Tumor-specific factors. Intratumoral heterogeneity, H, as measured by dV/dT from the regression analysis, showed a mean heterogeneity of −1.074 (range, −0.107 to −5.623). This represents a 50-fold intertumoral change in heterogeneity. A scattergram of these values, arranged according to clinical tumor stage, is shown in Fig. 3A. This shows the variability in heterogeneity among tumors of the same International Federation of Gynecology and Obstetrics clinical stage. The relationships between intratumoral heterogeneity and other tumor specific factors were evaluated. There was no significant association between tumor heterogeneity and SUVMax of the primary tumor (R2 = 0.069). This is shown in Fig. 3B. The effect of the primary tumor volume on heterogeneity was also evaluated (Fig. 3C). There was a trend for larger tumors to be more heterogeneous (R2 = 0.881). There was no association between intratumoral heterogeneity and tumor histologic subtype (P = 0.4905). The relationship between lymph node status at diagnosis and cervical tumor heterogeneity was analyzed and showed that greater heterogeneity was associated with an increased likelihood of lymph node metastasis (P = 0.0009).

Fig. 3.

A, scattergram of intratumoral heterogeneity in the patient population by International Federation of Gynecology and Obstetrics clinical tumor stage. B, relationship of intratumoral heterogeneity and tumor SUVMax. C, relationship of intratumoral heterogeneity and tumor volume.

Fig. 3.

A, scattergram of intratumoral heterogeneity in the patient population by International Federation of Gynecology and Obstetrics clinical tumor stage. B, relationship of intratumoral heterogeneity and tumor SUVMax. C, relationship of intratumoral heterogeneity and tumor volume.

Close modal

Tumor response and survival. The mean follow-up for all patients alive and free of disease at the time of last follow-up was 21.1 months (range, 7-61 months). Patients underwent an FDG-PET 3 months after completing chemoradiation to assess their metabolic response to treatment. Mann-Whitney analysis showed that tumor heterogeneity was significantly associated with tumor response to radiation (P = 0.0207), with greater heterogeneity being associated with increased risk of an incomplete metabolic response on the 3-month posttreatment FDG-PET/CT. Tumor heterogeneity was also significantly associated with the risk of tumor recurrence in the pelvis (P = 0.0017) and progression-free survival (P = 0.03; Fig. 4).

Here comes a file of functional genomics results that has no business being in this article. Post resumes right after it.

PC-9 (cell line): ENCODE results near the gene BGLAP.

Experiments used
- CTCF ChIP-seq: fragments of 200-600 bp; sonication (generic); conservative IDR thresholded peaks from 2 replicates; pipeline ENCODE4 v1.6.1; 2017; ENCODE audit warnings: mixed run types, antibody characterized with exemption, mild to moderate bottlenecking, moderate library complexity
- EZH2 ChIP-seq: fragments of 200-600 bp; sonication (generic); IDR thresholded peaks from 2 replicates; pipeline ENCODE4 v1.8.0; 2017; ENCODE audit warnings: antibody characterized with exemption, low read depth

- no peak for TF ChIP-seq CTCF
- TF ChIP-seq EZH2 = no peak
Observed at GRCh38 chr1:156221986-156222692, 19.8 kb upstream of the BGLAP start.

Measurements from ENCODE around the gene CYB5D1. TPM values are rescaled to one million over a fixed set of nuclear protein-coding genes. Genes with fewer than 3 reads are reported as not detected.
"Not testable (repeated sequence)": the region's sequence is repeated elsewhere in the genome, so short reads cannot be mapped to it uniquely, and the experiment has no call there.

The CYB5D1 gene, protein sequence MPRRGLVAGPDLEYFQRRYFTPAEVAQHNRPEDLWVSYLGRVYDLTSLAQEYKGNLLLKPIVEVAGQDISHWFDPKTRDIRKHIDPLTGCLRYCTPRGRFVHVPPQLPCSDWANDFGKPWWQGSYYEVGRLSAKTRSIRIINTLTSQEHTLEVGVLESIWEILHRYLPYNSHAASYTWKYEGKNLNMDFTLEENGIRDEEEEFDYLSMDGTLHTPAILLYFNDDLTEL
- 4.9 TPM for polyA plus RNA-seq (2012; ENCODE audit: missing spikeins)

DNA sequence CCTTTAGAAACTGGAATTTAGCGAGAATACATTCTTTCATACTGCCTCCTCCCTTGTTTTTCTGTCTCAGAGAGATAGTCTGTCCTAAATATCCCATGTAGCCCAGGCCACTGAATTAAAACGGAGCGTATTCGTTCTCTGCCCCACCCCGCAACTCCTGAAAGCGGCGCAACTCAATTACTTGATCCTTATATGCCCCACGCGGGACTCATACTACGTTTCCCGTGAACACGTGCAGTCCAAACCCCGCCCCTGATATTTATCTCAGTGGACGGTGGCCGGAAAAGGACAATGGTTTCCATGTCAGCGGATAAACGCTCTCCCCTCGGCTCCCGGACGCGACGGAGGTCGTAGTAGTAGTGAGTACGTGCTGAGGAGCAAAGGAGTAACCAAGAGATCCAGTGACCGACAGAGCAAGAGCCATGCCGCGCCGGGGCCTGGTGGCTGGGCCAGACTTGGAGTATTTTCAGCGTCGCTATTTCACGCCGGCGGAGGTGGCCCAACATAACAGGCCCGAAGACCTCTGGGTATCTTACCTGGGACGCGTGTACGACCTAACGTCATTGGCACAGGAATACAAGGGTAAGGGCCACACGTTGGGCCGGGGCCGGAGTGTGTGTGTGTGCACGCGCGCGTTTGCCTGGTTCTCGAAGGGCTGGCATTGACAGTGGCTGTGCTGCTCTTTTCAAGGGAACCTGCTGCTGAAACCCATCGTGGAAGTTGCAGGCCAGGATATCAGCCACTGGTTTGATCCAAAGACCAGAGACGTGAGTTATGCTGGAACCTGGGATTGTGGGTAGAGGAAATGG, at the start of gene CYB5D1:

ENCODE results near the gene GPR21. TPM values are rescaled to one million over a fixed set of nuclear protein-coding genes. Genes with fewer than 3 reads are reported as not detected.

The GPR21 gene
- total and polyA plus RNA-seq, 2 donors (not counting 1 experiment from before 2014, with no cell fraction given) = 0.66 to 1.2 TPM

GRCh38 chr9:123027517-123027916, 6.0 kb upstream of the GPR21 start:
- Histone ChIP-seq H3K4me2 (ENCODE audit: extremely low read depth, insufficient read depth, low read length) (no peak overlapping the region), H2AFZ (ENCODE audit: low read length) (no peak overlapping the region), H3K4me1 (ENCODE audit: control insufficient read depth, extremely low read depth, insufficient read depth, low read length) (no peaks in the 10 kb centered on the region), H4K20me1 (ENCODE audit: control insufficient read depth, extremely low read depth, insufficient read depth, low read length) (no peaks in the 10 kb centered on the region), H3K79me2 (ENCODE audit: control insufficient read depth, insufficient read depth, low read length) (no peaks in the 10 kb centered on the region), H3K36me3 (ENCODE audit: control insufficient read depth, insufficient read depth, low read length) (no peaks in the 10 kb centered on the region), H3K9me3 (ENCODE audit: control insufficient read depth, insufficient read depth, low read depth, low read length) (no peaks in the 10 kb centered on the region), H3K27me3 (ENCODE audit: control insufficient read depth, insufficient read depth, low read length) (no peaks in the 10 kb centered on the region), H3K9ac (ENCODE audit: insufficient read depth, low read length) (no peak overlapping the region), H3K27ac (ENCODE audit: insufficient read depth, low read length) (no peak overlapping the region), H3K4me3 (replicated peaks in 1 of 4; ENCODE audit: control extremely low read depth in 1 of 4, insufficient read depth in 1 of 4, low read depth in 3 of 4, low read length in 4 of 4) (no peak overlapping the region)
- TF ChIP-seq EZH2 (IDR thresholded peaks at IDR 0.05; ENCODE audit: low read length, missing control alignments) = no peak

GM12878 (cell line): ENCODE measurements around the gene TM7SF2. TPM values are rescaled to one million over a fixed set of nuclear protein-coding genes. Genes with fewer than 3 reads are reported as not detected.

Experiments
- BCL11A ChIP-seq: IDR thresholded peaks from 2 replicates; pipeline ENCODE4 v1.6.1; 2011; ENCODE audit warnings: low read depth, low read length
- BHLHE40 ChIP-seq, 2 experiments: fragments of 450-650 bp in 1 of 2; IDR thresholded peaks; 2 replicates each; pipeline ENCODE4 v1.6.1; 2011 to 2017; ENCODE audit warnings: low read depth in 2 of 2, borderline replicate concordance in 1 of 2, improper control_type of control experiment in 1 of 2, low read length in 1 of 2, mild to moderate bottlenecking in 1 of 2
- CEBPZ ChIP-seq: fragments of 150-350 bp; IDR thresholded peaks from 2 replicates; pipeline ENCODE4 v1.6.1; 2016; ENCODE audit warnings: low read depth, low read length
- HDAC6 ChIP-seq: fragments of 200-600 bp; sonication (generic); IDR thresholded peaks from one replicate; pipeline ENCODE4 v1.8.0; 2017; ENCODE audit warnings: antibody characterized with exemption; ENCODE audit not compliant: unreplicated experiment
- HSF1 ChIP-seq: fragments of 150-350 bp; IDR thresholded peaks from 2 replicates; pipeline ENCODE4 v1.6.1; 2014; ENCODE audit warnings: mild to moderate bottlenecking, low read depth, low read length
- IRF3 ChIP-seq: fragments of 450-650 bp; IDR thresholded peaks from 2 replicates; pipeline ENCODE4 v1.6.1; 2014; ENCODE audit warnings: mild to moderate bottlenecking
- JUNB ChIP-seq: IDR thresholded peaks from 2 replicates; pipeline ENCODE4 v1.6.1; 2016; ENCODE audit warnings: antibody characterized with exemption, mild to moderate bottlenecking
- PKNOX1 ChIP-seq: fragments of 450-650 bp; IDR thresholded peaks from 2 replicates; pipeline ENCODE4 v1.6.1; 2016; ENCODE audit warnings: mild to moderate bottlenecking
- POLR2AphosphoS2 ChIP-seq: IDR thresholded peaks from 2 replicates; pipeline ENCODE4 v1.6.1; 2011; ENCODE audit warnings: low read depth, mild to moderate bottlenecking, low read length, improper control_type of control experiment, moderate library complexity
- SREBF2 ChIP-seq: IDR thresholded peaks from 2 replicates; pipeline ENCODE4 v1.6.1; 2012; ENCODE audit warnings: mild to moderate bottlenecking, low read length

Fig. 4.

Progression-free survival comparing patients with low versus high heterogeneity tumors. P = 0.03.

Fig. 4.

Progression-free survival comparing patients with low versus high heterogeneity tumors. P = 0.03.

Close modal

Cox proportional hazards modeling for pelvic recurrence showed that tumor volume, as determined by FDG-PET, was the most significant predictive factor of pelvic recurrence (P = 0.0003) with a hazard ratio of 1.015 (95% confidence interval, 0.999-1.033; Table 2). Tumor heterogeneity was the next most significant predictive factor of pelvic recurrence (P = 0.0035) with a hazard ratio of 1.074 (95% confidence interval, 0.476-2.422). SUVMax did not remain a significant predictor (P = 0.5713) in this model. The logistic model using the posttherapy FDG-PET as the time-independent end point showed FDG-PET tumor volume (P = 0.0110) and heterogeneity (P = 0.0325) as significant predictive factors for a positive posttherapy FDG-PET, but SUVMax was not predictive (P = 0.3755).

Table 2.

Cox proportional-hazards modeling parameters for pelvic recurrence

FDG-PET tumor volumeHeterogeneitySUVMax
Coefficient 0.015 0.071 0.011 
SE 0.008 0.415 0.043 
Coefficient/SE 1.810 0.171 0.246 
X2 12.965 8.540 0.321 
Hazard ratio (95% confidence interval) 1.015 (0.999-1.033) 1.074 (0.476-2.422) 1.011 (0.929-1.099) 
P 0.0003 0.0035 0.5713 
FDG-PET tumor volumeHeterogeneitySUVMax
Coefficient 0.015 0.071 0.011 
SE 0.008 0.415 0.043 
Coefficient/SE 1.810 0.171 0.246 
X2 12.965 8.540 0.321 
Hazard ratio (95% confidence interval) 1.015 (0.999-1.033) 1.074 (0.476-2.422) 1.011 (0.929-1.099) 
P 0.0003 0.0035 0.5713